“And if they can fig­ure out a way to cap­ture more of that, par- tic­u­larly with the tele­vi­sion au­di­ence, I think we will be go­ing in the right di­rec­tion. But, yeah, the cars are way slicker, they’re harder to drive, they slide around on top of the track whereas in the past, they felt forced into the track and felt much more com­fort­able.”

Another con­tribut­ing fac­tor is the job Goodyear has done in match­ing tires cho­sen for par­tic­u­lar tracks with the lower-down­force rules pack­age. Driv­ers and crew chiefs have long ad­vo­cated for greater fall-off through­out a fuel run, and the rac­ing this year has en­hanced that as­pect of competition.

The new pack­age also has re­duced the ef­fect of “aero-push,” which in the past in­hib­ited driv­ers’ abil­ity to ap­proach and pass a slightly slower car.

“I think the big­gest thing I’ve no­ticed is just the abil­ity to race well in traf­fic, the abil­ity to run fast be­hind a car,” Truex said. “If you run a guy down, you don’t hit that wall (of air) three or four cars back and just can’t go as fast as you were go­ing be­fore. It gives you a lot more op­tions in traf­fic, a lot more pass­ing go­ing on.

“A few years ago, when we had a re­ally lot of down­force, when they dropped the green flag for the race and if you were mid-pack, you were out of con­trol and you couldn’t go any­where, and I’ve seen a lot less of that. Ob­vi­ously, the tires are a big, big part of what we’re do­ing with the low down­force with the tires wear­ing out and the car slow­ing down as the run goes on. It’s re­ally opened up a lot of op­por­tu­ni­ties.”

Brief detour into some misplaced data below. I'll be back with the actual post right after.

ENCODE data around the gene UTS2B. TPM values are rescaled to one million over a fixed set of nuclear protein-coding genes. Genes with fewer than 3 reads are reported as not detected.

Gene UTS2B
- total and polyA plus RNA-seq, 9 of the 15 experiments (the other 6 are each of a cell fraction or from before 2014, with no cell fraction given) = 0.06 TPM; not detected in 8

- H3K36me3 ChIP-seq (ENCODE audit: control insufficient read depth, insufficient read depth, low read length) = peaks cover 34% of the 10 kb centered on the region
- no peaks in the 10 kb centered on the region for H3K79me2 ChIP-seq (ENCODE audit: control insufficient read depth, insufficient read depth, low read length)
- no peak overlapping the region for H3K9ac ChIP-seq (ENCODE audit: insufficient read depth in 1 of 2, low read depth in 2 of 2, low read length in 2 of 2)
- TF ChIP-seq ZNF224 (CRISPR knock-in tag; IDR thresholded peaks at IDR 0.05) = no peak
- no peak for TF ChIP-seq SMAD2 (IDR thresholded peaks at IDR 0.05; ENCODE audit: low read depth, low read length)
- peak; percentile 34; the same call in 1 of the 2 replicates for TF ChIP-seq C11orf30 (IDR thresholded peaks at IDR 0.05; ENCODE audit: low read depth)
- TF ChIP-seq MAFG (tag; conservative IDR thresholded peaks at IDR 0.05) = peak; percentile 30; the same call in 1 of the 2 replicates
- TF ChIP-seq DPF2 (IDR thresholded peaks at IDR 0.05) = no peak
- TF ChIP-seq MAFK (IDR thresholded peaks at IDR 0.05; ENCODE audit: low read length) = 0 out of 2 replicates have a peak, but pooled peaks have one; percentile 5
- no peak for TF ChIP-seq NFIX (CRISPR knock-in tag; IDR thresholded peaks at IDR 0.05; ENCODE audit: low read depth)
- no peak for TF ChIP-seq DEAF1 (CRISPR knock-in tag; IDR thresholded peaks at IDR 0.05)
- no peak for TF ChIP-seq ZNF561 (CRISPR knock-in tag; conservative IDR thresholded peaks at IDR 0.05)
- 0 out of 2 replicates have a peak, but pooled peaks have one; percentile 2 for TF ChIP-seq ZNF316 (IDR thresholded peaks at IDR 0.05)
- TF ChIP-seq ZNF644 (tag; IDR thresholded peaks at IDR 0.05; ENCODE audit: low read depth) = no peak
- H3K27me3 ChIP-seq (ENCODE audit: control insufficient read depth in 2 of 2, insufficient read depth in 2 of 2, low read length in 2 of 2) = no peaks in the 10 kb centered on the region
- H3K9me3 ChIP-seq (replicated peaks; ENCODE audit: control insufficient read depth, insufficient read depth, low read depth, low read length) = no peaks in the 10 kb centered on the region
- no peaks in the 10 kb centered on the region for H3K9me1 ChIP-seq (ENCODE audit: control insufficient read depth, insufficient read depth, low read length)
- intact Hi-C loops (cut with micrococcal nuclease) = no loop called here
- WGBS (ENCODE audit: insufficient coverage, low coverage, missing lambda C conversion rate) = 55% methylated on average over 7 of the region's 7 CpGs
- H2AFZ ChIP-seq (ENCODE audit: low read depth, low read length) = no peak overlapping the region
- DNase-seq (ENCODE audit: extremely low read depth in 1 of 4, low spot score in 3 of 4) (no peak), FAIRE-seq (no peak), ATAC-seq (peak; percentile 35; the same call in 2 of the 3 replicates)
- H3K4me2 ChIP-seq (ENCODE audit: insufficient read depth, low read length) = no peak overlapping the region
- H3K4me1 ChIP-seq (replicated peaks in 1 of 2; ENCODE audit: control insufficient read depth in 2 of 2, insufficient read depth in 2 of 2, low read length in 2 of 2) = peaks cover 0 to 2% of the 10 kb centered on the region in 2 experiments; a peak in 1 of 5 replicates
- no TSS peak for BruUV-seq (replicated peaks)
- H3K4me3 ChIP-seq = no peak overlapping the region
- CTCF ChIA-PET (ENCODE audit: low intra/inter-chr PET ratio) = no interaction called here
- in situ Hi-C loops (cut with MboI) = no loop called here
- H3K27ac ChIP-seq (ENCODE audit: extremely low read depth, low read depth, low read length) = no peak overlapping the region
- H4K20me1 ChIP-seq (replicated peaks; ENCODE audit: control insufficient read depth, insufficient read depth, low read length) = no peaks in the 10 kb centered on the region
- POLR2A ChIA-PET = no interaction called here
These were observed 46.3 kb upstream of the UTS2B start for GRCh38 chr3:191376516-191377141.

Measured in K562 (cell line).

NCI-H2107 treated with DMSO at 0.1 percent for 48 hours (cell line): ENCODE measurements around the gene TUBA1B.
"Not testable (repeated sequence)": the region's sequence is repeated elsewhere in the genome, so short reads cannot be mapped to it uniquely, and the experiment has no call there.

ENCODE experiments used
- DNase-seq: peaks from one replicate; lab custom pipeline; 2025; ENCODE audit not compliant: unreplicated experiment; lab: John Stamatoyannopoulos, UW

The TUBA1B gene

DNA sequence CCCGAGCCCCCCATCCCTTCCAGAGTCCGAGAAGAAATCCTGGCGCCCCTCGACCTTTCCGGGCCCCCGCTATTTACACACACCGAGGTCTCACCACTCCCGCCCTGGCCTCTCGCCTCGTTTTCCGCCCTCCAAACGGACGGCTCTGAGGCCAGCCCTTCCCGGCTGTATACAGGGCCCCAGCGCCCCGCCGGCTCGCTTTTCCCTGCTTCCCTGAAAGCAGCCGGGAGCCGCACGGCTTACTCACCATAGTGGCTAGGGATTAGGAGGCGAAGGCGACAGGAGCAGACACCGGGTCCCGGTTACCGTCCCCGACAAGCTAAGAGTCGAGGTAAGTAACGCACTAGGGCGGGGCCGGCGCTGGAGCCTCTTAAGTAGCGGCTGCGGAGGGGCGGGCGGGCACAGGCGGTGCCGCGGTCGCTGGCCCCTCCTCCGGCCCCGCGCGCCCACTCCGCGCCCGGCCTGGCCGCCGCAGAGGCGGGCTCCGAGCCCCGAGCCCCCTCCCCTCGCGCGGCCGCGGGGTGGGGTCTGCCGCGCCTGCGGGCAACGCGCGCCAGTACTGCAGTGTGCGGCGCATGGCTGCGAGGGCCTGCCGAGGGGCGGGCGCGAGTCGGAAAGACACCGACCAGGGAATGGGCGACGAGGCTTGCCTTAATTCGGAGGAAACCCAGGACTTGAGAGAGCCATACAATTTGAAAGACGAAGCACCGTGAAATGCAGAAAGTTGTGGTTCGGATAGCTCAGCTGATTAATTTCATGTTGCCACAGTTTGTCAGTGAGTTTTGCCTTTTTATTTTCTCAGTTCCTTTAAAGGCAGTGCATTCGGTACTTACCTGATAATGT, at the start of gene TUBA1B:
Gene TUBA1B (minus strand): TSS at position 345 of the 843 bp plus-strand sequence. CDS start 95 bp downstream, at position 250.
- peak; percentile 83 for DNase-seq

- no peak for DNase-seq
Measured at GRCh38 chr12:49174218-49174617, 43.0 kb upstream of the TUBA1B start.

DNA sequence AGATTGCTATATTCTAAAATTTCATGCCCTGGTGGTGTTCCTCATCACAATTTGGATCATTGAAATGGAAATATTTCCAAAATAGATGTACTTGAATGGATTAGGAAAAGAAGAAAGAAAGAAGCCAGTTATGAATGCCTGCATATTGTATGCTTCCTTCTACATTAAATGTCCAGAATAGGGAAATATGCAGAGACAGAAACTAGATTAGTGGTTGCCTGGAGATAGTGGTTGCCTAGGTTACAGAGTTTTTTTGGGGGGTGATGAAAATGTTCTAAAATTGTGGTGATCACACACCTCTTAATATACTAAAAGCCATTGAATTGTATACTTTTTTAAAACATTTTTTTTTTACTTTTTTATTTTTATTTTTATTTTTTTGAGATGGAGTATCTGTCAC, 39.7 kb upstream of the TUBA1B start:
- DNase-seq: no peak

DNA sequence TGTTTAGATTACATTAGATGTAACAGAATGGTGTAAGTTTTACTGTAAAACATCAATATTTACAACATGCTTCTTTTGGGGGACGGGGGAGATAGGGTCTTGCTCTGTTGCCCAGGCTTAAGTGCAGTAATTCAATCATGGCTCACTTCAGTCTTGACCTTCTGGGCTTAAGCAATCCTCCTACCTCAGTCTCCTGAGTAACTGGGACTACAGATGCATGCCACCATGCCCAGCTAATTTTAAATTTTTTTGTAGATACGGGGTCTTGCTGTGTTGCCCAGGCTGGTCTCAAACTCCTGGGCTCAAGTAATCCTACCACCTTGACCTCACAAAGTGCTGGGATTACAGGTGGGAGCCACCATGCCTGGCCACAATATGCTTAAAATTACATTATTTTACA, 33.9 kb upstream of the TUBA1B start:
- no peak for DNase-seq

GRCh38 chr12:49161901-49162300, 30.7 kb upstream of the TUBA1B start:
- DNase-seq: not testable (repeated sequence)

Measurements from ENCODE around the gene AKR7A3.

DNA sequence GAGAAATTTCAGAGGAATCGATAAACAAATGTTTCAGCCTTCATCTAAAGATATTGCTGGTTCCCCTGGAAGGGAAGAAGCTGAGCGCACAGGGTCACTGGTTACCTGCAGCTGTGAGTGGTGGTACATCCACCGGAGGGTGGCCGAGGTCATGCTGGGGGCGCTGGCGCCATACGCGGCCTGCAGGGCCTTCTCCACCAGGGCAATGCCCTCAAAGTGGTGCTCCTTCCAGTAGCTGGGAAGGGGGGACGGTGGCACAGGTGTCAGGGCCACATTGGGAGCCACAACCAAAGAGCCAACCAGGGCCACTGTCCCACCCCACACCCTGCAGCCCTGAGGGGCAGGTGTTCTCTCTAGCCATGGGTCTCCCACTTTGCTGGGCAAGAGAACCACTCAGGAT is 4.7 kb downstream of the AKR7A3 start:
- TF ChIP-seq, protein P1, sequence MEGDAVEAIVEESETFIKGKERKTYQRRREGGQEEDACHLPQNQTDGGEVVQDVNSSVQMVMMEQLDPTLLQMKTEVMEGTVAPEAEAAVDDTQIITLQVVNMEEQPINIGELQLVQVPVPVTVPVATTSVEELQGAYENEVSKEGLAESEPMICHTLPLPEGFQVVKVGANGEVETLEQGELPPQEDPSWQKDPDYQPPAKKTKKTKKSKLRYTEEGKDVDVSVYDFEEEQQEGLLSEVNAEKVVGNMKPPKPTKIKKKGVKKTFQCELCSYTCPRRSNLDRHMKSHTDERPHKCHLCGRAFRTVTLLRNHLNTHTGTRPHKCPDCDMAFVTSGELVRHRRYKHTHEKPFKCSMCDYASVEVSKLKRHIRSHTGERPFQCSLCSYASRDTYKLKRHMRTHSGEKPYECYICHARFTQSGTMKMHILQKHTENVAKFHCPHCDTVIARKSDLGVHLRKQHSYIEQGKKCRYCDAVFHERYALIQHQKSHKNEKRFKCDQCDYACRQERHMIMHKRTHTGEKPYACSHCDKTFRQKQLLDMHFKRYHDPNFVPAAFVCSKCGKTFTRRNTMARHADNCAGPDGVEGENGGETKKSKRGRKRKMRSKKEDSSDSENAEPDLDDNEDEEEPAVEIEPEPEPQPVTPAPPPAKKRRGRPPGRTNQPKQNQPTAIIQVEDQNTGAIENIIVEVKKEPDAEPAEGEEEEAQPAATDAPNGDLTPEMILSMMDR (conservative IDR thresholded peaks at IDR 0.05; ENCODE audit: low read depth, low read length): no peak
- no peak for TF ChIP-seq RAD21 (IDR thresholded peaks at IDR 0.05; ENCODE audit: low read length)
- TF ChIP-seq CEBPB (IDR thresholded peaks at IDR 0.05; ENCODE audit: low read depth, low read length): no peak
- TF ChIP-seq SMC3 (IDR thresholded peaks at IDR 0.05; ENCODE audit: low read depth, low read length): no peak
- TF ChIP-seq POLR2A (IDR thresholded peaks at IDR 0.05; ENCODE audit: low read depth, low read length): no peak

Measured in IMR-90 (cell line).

Tire man­age­ment, too, has be­come a much more im­por­tant is­sue, be­cause the lower down­force has given Goodyear the lat­i­tude to bring gen­er­ally softer com­pounds to the track.

“We’ve seen some of the races where guys that maybe aren’t some of the fastest cars or don’t have re­ally good speed through­out the week­end all the sud­den 15, 20 laps in a run, they start com­ing to the front be­cause their cars han­dle well,” Truex said. “So it’s just given guys a lot more op­por­tu­ni­ties to pass and to make the rac­ing ex­cit­ing.”

“I feel like it’s been a lot more fun to drive the cars. It’s been a lot more fun to race with peo­ple, mov­ing around, find­ing new grooves, and I thought ‘Just look at what we saw at Rich­mond…’ That was the first time in years that we’ve run any­where ex­cept for the bot­tom, you know?

“We ran all over the track and that’s just highly un­likely for Rich­mond typ­i­cally, so I think it’s been re­ally good. I feel like the races have been ex­cit­ing and a lot more fun than past years, and I think they will just con­tinue to get better as we take down­force off and make the tires softer yet.”

GETTY IM­AGES FOR NASCAR

Denny Ham­lin cel­e­brates in Vic­tory Lane af­ter win­ning the NASCAR Sprint Cup Se­ries DAY­TONA 500 at Day­tona In­ter­na­tional Speedway on Fe­bru­ary 21, 2016 in Day­tona Beach, Fla.